Every small businesses should have a Web site, right? But if you run your own business, how do you create a site in the time you have between dealing with customers and fretting over your accounts payable? There are decent small-business site-building tools from a few companies, including Yahoo and Interland (now Web.com), and there's also well-established player Homestead, which has just updated its small-business site builder. I think it's worth checking out.
Using the company's new Lite SiteBuilder tool, I created a five-page site for my business--journalism--in literally 10 minutes. For a 10-minute site, it looks quite good. It was especially easy to create because Homestead has several templates for journalists, as well as more than a hundred other categories, from Animal Breeding to Vegetarian Restaurant, each with several good layout options. The editing system is AJAX-based and runs within a browser (unlike Homestead's previous site-building tool, which requires a download). For my site, all I had to do was point it to a picture of myself on my PC and enter in some text. It was also very easy to get the site to display my blog, which I host elsewhere, simply by giving the design tool the coordinates of my blog's RSS feed. The site building and hosting service (with custom domain name included) runs from $10 to $50 a month, depending on options and extras.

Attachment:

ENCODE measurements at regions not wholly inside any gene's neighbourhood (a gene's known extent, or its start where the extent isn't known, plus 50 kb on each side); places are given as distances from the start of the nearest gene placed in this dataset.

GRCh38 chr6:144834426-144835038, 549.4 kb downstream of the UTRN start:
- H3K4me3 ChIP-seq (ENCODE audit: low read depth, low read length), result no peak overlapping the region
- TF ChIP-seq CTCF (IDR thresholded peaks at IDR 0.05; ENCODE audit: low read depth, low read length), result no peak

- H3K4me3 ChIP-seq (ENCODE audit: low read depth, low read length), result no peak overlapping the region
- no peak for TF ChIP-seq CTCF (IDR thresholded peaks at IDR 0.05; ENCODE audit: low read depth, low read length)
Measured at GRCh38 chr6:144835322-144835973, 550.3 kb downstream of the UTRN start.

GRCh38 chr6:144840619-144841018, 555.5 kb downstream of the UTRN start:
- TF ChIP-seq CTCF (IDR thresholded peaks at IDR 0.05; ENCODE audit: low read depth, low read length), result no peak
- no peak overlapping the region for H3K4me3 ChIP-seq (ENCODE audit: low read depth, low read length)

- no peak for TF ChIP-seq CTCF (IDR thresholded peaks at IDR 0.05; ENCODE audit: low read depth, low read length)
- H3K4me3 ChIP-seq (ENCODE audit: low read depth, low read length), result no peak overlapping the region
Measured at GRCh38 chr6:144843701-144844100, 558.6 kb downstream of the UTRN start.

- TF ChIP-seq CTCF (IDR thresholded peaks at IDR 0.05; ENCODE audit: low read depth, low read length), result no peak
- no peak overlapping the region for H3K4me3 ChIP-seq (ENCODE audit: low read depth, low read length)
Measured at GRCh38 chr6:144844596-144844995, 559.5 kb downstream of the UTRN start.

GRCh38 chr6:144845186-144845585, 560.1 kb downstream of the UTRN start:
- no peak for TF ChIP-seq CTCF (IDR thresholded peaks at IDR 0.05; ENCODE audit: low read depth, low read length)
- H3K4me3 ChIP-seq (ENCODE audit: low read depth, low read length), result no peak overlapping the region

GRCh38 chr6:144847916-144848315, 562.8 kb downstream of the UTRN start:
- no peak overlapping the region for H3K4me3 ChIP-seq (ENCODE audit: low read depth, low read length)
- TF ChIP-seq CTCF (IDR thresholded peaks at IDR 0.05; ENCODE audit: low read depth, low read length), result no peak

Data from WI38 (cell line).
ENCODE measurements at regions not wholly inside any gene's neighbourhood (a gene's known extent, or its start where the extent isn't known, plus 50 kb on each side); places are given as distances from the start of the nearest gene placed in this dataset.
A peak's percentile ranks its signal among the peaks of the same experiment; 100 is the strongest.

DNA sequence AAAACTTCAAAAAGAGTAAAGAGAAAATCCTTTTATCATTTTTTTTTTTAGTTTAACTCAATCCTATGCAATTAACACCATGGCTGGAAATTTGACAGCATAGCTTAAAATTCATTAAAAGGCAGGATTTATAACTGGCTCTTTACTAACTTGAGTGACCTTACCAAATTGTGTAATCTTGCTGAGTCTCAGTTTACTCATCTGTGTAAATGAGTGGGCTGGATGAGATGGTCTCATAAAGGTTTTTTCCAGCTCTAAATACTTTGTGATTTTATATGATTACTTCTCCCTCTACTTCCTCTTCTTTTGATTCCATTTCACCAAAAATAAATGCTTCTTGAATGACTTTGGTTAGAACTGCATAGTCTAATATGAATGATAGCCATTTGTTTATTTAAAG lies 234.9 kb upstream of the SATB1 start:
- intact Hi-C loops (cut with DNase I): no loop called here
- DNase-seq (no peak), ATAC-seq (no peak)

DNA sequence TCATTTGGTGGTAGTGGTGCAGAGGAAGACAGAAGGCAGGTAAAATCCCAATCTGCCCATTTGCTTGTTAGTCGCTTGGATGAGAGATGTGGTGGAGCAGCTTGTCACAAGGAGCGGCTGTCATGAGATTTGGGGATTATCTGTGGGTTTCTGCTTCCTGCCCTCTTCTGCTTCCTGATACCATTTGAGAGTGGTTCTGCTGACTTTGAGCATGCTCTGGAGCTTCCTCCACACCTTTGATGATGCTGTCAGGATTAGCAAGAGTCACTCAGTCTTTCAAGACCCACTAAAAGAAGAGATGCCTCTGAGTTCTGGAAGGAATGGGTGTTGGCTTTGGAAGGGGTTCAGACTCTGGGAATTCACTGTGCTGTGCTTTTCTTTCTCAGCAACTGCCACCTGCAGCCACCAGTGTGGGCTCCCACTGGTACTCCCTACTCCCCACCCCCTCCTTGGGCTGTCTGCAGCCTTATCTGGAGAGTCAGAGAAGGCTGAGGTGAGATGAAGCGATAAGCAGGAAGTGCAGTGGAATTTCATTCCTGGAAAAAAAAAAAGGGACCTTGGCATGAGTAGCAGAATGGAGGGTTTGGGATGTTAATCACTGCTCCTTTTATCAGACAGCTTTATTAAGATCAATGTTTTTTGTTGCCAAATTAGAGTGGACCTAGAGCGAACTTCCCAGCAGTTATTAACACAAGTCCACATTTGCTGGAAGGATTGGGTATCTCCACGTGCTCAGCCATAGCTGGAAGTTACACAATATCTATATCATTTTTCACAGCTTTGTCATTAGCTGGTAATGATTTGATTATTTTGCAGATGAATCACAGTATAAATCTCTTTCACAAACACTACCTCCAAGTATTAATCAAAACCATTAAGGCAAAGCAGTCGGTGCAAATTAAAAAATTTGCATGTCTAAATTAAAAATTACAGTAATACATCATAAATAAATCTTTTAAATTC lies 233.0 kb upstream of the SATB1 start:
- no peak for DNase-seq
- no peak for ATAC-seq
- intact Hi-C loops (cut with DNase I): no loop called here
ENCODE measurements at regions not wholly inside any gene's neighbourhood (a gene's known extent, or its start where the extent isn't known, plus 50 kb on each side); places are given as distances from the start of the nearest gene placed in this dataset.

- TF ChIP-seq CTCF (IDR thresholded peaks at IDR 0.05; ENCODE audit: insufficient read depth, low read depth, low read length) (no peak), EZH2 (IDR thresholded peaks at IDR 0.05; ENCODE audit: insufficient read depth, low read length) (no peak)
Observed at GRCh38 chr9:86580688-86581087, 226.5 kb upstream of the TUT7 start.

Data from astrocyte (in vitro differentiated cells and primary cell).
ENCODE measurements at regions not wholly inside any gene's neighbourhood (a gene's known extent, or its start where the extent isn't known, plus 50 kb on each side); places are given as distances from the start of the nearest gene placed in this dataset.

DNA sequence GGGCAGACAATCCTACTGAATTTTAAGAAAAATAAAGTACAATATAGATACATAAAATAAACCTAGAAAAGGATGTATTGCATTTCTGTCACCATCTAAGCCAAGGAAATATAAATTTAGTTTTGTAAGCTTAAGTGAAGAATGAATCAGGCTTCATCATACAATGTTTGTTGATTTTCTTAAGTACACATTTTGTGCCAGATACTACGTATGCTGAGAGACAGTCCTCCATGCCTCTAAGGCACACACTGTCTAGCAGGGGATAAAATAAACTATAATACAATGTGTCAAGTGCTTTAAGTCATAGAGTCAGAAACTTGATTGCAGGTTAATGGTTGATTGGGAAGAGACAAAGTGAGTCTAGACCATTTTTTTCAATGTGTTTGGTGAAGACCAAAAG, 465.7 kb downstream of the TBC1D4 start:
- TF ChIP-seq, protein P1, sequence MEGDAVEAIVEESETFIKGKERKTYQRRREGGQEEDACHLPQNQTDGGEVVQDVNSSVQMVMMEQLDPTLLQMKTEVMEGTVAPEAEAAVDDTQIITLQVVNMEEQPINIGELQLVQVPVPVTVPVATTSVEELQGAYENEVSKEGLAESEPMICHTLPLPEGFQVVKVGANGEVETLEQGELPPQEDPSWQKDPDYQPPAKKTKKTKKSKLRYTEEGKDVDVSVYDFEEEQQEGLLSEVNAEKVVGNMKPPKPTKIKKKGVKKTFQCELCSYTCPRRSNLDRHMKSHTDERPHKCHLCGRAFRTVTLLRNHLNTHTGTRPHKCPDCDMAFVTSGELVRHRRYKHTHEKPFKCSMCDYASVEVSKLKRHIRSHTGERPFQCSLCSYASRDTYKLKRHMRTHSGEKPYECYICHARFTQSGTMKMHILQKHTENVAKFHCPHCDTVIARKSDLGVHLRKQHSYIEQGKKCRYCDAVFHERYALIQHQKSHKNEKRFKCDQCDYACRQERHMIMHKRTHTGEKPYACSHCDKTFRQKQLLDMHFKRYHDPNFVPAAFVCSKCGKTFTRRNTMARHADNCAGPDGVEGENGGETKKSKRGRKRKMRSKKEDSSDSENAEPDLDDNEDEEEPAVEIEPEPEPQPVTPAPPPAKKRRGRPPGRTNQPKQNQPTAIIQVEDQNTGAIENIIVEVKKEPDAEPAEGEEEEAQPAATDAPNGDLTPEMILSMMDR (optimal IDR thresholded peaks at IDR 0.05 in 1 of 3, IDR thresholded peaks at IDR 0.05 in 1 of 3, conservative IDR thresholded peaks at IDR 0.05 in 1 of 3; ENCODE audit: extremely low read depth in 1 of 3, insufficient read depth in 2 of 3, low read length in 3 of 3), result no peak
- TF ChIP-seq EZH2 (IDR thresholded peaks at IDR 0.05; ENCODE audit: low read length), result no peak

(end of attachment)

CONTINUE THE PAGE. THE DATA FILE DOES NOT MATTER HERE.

Also new is Homestead's search engine marketing service, Searchlight. It'll place ads for you on the major search engines and guarantee you qualified traffic at about $1.50 a click. It's a hefty markup on what you would pay if you went direct to the engines, but if you don't have the time to become a SEM expert, you may find it a fair trade.